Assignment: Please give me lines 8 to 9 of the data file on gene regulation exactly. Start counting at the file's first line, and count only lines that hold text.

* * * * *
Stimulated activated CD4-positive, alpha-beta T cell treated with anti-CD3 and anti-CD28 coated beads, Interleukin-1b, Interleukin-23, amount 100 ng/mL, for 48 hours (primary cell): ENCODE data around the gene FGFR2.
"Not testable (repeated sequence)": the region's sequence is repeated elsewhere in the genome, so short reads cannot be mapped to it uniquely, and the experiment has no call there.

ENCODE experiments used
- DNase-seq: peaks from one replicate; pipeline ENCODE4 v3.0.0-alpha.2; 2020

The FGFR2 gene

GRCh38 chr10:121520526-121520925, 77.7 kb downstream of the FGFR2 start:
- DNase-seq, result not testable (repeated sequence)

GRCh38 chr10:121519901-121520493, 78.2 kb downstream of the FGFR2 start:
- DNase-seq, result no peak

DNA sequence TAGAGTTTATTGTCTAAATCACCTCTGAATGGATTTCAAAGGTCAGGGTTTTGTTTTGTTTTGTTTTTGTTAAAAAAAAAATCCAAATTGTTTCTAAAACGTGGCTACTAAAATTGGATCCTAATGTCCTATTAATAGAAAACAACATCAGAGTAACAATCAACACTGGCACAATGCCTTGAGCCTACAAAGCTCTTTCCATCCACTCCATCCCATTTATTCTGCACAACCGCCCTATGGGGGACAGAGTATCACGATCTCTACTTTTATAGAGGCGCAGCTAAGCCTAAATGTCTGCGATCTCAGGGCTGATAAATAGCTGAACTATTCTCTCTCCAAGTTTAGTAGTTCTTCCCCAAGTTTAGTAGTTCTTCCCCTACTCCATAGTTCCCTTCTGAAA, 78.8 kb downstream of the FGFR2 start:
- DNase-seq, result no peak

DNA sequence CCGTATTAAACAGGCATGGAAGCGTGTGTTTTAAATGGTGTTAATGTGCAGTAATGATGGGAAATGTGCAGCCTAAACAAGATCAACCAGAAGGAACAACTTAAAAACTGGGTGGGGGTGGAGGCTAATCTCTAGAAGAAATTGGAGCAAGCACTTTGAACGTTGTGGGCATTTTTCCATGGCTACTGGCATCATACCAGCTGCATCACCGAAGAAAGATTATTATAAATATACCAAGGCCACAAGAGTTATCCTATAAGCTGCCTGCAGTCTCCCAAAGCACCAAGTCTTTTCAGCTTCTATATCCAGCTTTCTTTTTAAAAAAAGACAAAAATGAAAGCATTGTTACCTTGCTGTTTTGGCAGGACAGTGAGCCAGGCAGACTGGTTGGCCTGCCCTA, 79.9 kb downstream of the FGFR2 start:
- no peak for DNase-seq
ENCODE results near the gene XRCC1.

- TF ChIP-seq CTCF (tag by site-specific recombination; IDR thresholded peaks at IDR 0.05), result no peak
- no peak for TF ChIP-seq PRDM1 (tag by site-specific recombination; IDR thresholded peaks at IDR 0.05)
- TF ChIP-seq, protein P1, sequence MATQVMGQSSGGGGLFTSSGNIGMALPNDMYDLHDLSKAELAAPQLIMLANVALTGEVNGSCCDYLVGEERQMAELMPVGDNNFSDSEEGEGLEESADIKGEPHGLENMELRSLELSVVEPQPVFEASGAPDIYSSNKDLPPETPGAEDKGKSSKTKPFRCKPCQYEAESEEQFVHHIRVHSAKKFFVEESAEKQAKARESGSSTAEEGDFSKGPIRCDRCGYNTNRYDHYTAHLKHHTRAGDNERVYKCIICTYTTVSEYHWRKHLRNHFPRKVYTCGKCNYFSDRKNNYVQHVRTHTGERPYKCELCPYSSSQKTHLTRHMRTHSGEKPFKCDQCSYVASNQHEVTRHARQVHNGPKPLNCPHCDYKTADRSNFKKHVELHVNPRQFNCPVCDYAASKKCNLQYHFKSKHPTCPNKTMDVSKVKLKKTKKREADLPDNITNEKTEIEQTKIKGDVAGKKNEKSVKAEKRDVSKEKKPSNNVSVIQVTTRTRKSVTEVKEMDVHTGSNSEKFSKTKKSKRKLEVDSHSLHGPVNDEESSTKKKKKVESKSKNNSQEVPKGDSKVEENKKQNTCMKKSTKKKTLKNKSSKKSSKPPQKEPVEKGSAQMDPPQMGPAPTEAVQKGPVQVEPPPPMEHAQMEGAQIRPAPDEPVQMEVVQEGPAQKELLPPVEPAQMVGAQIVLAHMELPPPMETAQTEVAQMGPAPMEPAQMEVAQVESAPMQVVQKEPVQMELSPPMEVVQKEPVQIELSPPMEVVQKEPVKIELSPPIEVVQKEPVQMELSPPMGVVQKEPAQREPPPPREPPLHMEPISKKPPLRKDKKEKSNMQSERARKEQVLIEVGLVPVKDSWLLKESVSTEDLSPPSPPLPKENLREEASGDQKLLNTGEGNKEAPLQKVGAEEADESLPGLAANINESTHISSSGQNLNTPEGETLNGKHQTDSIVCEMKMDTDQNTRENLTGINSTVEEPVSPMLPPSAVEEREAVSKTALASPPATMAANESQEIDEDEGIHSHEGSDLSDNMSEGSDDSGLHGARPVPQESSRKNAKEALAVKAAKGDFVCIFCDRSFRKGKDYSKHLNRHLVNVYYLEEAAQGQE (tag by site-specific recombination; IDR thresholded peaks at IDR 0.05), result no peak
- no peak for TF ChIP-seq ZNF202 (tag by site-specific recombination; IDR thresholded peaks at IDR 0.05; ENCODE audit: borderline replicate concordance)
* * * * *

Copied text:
GRCh38 chr10:121519901-121520493, 78.2 kb downstream of the FGFR2 start:
- DNase-seq, result no peak